We did finally find an architect – a firm of two actually – who seemed great, and we’re now working with them.  We’re quite proud of how we found them.  While searching for a property to buy, during one of our frequent nights of internet surfing, we saw a house for sale. A really ugly, 1930’s house!  Ugly on the outside, but stunning on the inside. Remodelled, modernised, crisp and clean, the interior was exactly what we had in mind.  It’s easy to be somewhat sceptical about the genuine usefulness of most of what is on the internet, but every now and again it proves that it really can be useful, and not just a way to waste time or learn facts you never needed to know. So, we started to investigate.  Once we had worked out the address of the house, we found the relevant local authority, went on to the planning website, found the submitted plans – on which were clearly printed the name and address of the architects.  Result!!!  Sherlock Holmes, eat your heart out!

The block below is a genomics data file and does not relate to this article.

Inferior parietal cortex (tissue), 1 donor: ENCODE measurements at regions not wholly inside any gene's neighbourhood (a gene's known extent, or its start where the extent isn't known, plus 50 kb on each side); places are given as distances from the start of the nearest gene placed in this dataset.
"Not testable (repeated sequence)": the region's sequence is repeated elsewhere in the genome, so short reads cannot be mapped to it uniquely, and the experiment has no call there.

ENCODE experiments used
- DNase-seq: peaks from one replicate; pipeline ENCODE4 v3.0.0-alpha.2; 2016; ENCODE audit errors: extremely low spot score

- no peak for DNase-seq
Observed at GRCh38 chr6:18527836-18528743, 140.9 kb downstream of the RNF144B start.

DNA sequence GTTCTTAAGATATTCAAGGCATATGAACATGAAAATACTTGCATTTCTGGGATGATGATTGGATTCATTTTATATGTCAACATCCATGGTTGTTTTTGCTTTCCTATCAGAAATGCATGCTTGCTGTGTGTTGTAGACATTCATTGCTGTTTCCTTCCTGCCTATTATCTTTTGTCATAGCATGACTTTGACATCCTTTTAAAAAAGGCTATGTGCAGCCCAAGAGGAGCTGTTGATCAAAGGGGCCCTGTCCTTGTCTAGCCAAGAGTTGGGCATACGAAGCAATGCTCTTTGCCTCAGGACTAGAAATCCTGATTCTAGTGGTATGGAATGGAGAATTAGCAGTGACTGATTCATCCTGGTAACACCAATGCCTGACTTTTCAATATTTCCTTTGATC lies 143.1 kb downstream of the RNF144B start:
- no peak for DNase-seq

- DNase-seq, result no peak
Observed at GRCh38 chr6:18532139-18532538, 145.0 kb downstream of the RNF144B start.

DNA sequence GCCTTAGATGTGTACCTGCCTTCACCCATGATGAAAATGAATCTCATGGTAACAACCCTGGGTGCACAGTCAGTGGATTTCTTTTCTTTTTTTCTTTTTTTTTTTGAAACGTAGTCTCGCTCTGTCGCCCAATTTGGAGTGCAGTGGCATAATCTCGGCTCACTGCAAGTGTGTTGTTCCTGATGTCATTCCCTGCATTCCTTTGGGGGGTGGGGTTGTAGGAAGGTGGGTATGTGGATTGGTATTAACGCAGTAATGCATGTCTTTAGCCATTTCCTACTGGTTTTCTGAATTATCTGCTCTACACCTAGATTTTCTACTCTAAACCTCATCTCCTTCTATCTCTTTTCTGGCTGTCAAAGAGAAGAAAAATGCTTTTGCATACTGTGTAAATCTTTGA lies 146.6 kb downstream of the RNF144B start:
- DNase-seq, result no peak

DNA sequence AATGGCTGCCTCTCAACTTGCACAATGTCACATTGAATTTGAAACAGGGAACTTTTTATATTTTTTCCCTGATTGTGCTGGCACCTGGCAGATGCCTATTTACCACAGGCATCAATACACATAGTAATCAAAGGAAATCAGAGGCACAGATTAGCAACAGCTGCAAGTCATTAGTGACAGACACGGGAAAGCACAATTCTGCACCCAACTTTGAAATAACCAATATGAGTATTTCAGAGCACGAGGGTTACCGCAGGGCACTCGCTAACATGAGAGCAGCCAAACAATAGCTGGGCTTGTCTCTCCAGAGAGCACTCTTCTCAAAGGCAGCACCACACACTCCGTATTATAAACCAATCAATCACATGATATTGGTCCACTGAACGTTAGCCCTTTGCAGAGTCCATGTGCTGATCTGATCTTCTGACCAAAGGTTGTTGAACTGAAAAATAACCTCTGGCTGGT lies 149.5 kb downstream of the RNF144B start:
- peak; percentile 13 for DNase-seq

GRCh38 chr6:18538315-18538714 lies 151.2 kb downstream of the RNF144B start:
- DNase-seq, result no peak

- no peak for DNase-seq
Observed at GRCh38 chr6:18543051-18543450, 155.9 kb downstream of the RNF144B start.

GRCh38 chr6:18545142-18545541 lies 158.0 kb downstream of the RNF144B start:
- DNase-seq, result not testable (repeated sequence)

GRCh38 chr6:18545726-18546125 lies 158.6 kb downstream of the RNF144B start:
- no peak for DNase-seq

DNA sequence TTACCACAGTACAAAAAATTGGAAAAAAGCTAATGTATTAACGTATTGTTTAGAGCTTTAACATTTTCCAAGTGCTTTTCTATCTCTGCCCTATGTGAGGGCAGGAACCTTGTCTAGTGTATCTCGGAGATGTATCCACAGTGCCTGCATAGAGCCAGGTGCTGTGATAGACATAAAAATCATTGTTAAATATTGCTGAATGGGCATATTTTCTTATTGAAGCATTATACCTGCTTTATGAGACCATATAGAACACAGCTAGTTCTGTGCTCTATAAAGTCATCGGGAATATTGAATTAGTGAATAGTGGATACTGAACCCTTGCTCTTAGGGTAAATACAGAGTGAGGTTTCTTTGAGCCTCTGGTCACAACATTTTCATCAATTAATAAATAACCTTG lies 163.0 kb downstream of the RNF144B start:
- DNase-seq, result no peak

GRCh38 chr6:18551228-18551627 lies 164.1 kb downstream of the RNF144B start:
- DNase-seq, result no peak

So Karin got in touch, we met them, looked at dozens of photos, spoke a lot about houses, and design – and of course Kevin and Grand Designs – got some references, really hit it off and appointed them.  And so far, we’ve continued to be highly impressed and have never looked back.

As an aside, we have decided at this time not to disclose the identities of our professionals.  Once the project is finished, and a complete success, if they agree, we will do.  If not, better not…..  So let’s call our architects, Frank and Lloyd, after you know who….


We relied here on recommendations.  We ended up going to tender with 5 building firms, having met them, seen what they had built and established that we were like minded.  Two didn’t bid in the end, for different reasons.  One, used to working with Russians in Central London it turned out, bid 50% above the other two. One, was close on price, we really liked them and their work, but they wouldn’t go sufficiently open book.  One met all our criteria and we went with him.  Let’s call him Bob…..